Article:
Apostasy - apostasy from Islam - is punishable by death, which has already been imposed and carried out for this offense. When Christians are punished for violations of the proscription on proselytizing, the penalty may vary depending on their nationality. Nationals of Western allies-for example, the United States, France, Germany, or Austria-are usually discreetly expelled from the country, while missionaries from other and, from Saudi Arabia's perspective, "lesser" countries-for example, the Philippines-are imprisoned and occasionally executed.

In Saudi Arabia, women do not have the same rights as men. All women must wear floor-length robes and headscarves in public. Men can be fined - some with archaic punishments such as lashes - if they show themselves in public with women. Saudi Arabia is ranked 138th out of 144 countries in the World Economic Forum's 2017 Global Gender Gap Report on gender equality.

Many professions were not accessible to women. Today, almost every profession is accessible to women, but under the condition of full veiling and strict gender segregation in the workplace. This severely restricts their freedom of movement. The consent of a male relative to study or work is now no longer required by law.

In Saudi Arabia, women's rights are restricted; the country ratified the UN Convention on the Rights of Women on September 7, 2000, with reservations to Article 9 (1) and Article 29 (1), but has not yet ratified the Additional Protocol to the Convention on the Rights of Women.

The legal position of women is determined by the Wahhabi conservative interpretation of Islam. Local women are generally subject to legal male guardianship. They do not have legal capacity and cannot enter into legal transactions without the consent of their male guardian. Until marriage, the male guardian is usually the father, brothers or, if applicable, an uncle. From marriage, the husband is the male guardian. The male guardian is jointly responsible for the woman's offenses; in the case of minor offenses, it is often the case that the male guardian has to answer to the court; in the case of major offenses, it is usually both. Since 2004, women have been allowed to run their own companies, i.e. to bear their own responsibility for them.

Women can be released from their male guardian in court, but they must be able to prove that the male guardian abuses, rapes, tortures or forces them to do things that are not compatible with Islam (e.g. prostitution or anal sex). The male guardian will then be held accountable for these offenses unless there is an out-of-court settlement between the couple after delivery (e.g., compensation amount).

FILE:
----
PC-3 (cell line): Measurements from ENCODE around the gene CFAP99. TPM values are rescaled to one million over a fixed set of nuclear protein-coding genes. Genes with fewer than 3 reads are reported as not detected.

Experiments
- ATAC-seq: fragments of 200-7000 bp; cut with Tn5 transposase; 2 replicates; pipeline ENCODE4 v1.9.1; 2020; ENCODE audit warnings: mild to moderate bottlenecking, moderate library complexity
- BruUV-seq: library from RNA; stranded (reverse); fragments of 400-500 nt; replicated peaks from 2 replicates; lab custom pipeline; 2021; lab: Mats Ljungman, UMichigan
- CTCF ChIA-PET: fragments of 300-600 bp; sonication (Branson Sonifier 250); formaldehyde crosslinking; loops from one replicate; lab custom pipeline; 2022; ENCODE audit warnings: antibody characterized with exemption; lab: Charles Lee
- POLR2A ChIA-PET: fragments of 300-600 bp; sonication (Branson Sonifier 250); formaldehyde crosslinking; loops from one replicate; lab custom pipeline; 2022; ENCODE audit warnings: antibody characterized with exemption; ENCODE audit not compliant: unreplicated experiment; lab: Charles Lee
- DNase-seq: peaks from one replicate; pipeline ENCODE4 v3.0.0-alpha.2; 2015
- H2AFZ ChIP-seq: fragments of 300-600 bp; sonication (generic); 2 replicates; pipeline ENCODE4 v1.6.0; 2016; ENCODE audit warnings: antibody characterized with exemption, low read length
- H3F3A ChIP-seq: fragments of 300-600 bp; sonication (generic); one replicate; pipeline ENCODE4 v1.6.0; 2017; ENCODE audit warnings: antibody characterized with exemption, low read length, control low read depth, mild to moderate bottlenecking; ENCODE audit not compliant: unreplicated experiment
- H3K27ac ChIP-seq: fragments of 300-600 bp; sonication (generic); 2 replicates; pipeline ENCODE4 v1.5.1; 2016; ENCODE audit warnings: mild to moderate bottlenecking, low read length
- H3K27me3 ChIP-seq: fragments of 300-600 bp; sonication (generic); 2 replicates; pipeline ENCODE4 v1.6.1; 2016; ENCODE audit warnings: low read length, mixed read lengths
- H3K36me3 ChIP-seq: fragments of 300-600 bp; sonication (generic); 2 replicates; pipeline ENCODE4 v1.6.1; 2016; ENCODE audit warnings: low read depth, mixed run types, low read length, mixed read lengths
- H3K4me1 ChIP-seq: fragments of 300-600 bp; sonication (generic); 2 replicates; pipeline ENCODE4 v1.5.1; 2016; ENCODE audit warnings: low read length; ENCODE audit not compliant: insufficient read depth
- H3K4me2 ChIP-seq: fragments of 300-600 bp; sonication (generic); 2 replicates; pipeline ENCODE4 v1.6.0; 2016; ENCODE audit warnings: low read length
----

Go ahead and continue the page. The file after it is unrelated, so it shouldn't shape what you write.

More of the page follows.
Meanwhile, although it is compulsory for every woman to have an identity or travel card, she was not allowed to renew it until August 2019 without the written consent of her male guardian, and was not allowed to leave the country until August 2019 without his permission. Since August 2019, women in Saudi Arabia have had freedom to travel. Since early 2008, women have been allowed to stay alone in a hotel; previously, they were only allowed to do so when accompanied by a "male legal guardian." Since 2021, women of legal age have also been allowed to live alone in an apartment without the consent of a male family member.

Because of this, areas reserved for one gender are often found in the kingdom, such as buses, shopping malls or restaurants. Hessah Al-Oun, the chairwoman of the city council of Rawda, a district of Jeddah, pushed through the construction of a public (state-run) recreational and sports park for women in March 2008. Until then, such facilities were only offered by private owners.

In the health care system, women are disadvantaged both as professionals and as patients. Women are not allowed to work outdoors as nurses. Treatment of a sick woman by male paramedics, even in urgent emergencies, is sometimes hindered by the process of veiling the woman before a rescue transport for treatment in a clinic. It happened that a paramedic was only allowed to look at a birth at home; when the umbilical cord was diagnosed as being pinched off by the head of the child pushing out and the prognosis of acute danger to life was declared, the paramedic in Riyadh was forbidden by the child's father to touch the woman and thus to intervene properly; the child died during transport. Two paramedics from Germany and Human Rights Watch complain about several specific deaths of women that were preventable according to European standards. For example, the death of a female student as a result of a heart attack became known after the emergency doctors called to help were prevented from entering the women's wing of the university by security personnel for over two hours. In March 2002, 15 girls died in Mecca after they were not allowed out of a burning school without being veiled.